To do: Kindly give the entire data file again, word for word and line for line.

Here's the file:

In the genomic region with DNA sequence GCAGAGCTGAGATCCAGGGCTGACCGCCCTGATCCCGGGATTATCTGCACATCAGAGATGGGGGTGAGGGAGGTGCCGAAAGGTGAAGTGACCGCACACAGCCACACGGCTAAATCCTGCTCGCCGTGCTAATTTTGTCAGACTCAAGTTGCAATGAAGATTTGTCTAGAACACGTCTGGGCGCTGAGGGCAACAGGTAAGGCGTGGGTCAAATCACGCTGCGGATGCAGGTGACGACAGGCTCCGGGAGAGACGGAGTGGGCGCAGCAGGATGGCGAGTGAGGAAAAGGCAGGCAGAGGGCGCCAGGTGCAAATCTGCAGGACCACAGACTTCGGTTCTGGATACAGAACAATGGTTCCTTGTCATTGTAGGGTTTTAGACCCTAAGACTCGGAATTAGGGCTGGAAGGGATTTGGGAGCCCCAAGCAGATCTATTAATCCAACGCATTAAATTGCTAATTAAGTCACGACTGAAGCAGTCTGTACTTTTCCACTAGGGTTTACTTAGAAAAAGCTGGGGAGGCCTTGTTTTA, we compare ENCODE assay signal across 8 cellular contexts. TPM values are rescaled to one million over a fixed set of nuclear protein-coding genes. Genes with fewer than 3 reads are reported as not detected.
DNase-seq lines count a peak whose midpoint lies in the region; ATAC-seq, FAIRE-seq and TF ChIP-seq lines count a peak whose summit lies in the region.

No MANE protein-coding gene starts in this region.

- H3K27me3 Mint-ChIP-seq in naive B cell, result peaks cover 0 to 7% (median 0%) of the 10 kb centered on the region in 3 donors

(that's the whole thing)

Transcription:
In the genomic region with DNA sequence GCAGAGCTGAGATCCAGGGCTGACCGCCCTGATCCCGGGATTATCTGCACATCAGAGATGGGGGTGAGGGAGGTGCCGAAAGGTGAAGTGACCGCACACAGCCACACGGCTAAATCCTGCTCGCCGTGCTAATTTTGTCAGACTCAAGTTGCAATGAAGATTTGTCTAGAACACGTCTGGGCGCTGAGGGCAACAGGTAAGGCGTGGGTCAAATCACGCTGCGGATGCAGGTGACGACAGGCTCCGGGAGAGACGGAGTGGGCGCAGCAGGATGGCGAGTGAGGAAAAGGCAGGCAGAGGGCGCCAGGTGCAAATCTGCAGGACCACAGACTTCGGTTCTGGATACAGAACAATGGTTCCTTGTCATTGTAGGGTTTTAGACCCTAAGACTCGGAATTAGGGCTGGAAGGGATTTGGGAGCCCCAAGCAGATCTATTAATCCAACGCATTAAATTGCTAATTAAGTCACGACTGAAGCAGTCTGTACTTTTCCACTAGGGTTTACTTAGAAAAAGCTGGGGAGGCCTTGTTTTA, we compare ENCODE assay signal across 8 cellular contexts. TPM values are rescaled to one million over a fixed set of nuclear protein-coding genes. Genes with fewer than 3 reads are reported as not detected.
DNase-seq lines count a peak whose midpoint lies in the region; ATAC-seq, FAIRE-seq and TF ChIP-seq lines count a peak whose summit lies in the region.

No MANE protein-coding gene starts in this region.

- H3K27me3 Mint-ChIP-seq in naive B cell, result peaks cover 0 to 7% (median 0%) of the 10 kb centered on the region in 3 donors